Laura Kate wrote: "I agree with you, especially about "mass" taste being generally poor. I cannot believe this book have 30K+ 5 star reviews. "

Thank you. I've gotten some comments from people who were bothered by my review and argued the greatness of the book. Yet the more I think about the book, the more I remember things about it that annoyed me.


message 3: by Kate (new) - rated it 1 star

Kate I thought it was not good at all. My librarian warned me, but I had to check it out for myself. I also had to write my own review.


Lynette Your comment "every fiction book I've read in the past couple of years is highly depressing" is the exact reason why I'm 30 and I STILL read "Junior Room" books. I have a very hard time finding adult fiction that isn't either 1) depressing, or 2) about mainly sex and drugs. My husband loved The Time Traveler's Wife - I really don't understand why!


Laura Lynette wrote: "Your comment "every fiction book I've read in the past couple of years is highly depressing" is the exact reason why I'm 30 and I STILL read "Junior Room" books. I have a very hard time finding ad..."
Just today my husband said, "Maybe you should go back to reading Young Adult books!" (referring to how I read When You Reach Me recently and really liked it.) I think you are on to something!


Lynette I recommend Robin McKinley, Tamora Pierce, and select titles by Shannon Hale (who also writes fantastic adult fiction, namely Austenland and I just started The Actor and the Housewife and am enjoying it).


Lynette Okay, I take it back - I don't like The Actor and the Housewife. Hale is friends with Stephanie Meyer, need I say more?


Laura Lynette wrote: "Okay, I take it back - I don't like The Actor and the Housewife. Hale is friends with Stephanie Meyer, need I say more?"

haha, thanks for the insight.


Shannon OMG, I couldn't even finish this book after the foreshadowing of the depressing as hell ending! I read the spoilers and read ahead to those depressing scenes in the book instead. Seriously, like you said, why did the author chose to put Henry through such hell at the end? I don't understand it. I also had a hard time getting into this book and really feeling the connection between Clare and Henry...it didn't feel like they were really that madly in love and the love on Henry's part seemed to appear out of nowhere. I didn't get any inner dialogue about how they felt about each other, it just seemed disconnected. Though the depressing ending has made me sad, though I think that's only b/c I was hoping for a happily ever after since I've spent all week reading this book, that I'm not that into, and instead now I feel jipped (spelling?)! I feel like I've just wasted a week! I'm very disappointed with this book...if I had known it would be this messed up and sad at the end, I never would have read it!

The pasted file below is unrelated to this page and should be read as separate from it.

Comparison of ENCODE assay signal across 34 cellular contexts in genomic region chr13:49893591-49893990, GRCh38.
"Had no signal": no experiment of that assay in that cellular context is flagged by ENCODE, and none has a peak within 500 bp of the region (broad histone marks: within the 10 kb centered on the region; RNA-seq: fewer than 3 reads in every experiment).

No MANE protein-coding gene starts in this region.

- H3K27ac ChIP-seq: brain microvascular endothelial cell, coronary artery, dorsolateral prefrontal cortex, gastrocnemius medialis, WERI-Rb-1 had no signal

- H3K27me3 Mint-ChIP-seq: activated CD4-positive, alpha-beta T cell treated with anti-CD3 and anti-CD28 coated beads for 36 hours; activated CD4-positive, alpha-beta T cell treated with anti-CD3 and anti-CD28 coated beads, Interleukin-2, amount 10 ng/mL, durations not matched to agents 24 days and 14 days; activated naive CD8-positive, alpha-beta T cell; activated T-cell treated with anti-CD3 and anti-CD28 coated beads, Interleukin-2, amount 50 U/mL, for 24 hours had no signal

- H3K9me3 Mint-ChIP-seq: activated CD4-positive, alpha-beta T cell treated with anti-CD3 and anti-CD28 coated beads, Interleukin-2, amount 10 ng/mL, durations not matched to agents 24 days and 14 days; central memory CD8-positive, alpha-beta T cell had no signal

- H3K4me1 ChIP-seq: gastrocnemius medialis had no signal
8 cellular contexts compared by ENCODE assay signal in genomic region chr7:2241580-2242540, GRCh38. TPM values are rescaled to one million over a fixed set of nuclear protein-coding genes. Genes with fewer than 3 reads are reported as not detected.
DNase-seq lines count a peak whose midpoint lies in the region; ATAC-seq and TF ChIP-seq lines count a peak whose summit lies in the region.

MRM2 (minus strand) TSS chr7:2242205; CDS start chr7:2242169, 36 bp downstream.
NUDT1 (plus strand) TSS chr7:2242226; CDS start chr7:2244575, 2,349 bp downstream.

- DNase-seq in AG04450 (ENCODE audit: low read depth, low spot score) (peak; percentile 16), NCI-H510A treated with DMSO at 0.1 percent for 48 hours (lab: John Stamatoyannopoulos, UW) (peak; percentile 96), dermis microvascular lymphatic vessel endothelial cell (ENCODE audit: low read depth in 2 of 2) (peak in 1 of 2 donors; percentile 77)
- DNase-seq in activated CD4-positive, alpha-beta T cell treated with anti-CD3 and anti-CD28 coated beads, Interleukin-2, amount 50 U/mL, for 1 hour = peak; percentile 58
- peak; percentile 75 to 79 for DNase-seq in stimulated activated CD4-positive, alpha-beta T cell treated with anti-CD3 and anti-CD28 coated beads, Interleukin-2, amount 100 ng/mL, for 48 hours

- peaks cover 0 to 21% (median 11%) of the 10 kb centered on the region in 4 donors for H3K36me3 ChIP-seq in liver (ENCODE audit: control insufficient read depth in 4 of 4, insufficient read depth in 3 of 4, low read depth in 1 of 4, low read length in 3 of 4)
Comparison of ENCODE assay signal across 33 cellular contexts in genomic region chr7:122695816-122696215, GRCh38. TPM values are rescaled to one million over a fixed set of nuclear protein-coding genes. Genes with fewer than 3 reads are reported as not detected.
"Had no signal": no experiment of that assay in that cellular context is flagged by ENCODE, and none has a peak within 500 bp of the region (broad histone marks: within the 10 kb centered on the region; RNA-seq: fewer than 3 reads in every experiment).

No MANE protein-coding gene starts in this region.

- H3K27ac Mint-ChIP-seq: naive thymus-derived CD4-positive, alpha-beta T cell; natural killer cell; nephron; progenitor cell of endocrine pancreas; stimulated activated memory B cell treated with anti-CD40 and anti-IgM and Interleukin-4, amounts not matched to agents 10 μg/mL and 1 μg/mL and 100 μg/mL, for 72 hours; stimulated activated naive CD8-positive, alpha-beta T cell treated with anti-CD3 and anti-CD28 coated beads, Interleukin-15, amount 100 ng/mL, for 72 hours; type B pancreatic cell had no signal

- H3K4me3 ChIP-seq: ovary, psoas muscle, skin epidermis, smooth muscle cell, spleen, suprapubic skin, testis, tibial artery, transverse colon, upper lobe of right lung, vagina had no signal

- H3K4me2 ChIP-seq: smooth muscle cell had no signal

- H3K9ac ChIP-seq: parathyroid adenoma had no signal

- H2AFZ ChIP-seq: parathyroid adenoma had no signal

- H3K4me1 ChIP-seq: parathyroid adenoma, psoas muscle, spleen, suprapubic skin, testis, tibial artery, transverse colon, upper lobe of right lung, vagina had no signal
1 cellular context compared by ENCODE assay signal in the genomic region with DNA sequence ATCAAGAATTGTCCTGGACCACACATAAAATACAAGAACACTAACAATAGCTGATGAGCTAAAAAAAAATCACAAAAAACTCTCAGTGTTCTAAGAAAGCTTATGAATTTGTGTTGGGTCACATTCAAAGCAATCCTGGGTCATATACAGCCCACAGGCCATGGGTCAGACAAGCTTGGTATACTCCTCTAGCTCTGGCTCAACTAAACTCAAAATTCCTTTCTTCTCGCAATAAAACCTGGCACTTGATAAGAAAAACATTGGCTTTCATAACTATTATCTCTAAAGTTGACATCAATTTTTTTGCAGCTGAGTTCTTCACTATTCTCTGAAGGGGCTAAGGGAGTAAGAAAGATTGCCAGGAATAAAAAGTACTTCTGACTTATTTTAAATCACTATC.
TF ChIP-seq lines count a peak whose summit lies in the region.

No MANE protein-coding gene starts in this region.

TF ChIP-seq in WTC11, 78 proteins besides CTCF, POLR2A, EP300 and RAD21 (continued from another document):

Ahmed Alhassan I actually only saw your mean comments that don't make any sense. I think the poor "mass" taste is yours :/ I disagree very much with you! This book actually gives a better understanding and a good idea about how it works. The idea it put actually breaks the grandfather paradox and many many paradoxes about time traveling. I think you didn't like it because it removed your thoughts about the freedom of time traveling and the silly science fiction of movies. I respect you didn't put extra criticizing about things that the book doesn't contain, respecting the work put into it, and acting like an envious old lady like someone who posted a crappy review ._.


Gaiaseyes451 What I can't comprehend is why you would read this book if you don't like the premise. If you don't want a crushingly heartbreaking, massively tragic, wholly unrealistic story line why would you ever pick up this book? Or, once you get a taste of the foreshadowing, why would you keep reading? Just because this is not the type of book you enjoy does not mean it is a bad book.